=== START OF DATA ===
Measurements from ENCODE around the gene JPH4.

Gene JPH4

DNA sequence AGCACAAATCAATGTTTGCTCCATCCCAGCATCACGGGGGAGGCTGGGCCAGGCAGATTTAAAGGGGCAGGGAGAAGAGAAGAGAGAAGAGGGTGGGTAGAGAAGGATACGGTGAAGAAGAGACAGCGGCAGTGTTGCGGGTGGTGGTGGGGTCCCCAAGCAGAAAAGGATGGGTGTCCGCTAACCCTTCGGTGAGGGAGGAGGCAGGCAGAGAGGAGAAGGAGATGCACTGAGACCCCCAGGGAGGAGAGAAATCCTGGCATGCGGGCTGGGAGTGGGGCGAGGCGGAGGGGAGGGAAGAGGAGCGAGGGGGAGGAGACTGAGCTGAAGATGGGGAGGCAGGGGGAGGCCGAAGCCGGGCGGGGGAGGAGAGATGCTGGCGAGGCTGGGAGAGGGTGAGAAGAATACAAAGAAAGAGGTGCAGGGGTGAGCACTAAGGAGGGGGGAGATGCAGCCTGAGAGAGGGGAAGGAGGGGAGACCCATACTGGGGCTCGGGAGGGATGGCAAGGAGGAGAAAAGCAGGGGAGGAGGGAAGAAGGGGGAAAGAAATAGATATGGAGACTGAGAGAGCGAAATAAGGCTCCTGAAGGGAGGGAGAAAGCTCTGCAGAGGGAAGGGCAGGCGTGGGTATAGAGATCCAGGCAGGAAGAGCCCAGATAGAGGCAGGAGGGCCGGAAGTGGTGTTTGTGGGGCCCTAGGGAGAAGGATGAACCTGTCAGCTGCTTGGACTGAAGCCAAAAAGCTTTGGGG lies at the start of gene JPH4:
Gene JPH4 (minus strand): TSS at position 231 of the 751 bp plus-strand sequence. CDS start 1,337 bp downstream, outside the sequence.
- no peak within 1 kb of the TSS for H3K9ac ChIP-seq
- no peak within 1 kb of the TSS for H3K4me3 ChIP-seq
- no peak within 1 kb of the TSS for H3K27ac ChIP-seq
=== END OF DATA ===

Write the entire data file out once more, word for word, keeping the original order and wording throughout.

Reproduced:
Measurements from ENCODE around the gene JPH4.

Gene JPH4

DNA sequence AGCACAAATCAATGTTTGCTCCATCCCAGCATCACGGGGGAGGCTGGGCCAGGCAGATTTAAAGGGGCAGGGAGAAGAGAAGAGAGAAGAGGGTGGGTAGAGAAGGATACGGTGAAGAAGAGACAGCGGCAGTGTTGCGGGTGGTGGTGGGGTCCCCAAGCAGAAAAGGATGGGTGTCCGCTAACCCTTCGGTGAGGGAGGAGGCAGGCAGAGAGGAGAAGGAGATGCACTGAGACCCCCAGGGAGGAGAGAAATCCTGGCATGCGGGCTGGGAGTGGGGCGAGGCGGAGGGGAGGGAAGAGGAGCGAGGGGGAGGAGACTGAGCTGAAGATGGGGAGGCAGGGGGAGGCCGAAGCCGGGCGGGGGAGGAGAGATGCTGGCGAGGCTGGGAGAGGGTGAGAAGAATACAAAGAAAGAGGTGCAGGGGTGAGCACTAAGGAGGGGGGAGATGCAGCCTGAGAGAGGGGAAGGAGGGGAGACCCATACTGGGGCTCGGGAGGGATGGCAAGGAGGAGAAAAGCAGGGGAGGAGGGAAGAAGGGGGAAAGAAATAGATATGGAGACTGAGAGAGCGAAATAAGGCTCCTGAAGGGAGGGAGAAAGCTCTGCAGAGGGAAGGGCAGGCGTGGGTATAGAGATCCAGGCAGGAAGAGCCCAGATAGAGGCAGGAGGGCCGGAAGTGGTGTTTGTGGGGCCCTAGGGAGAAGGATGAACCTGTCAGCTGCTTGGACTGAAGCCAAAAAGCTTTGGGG lies at the start of gene JPH4:
Gene JPH4 (minus strand): TSS at position 231 of the 751 bp plus-strand sequence. CDS start 1,337 bp downstream, outside the sequence.
- no peak within 1 kb of the TSS for H3K9ac ChIP-seq
- no peak within 1 kb of the TSS for H3K4me3 ChIP-seq
- no peak within 1 kb of the TSS for H3K27ac ChIP-seq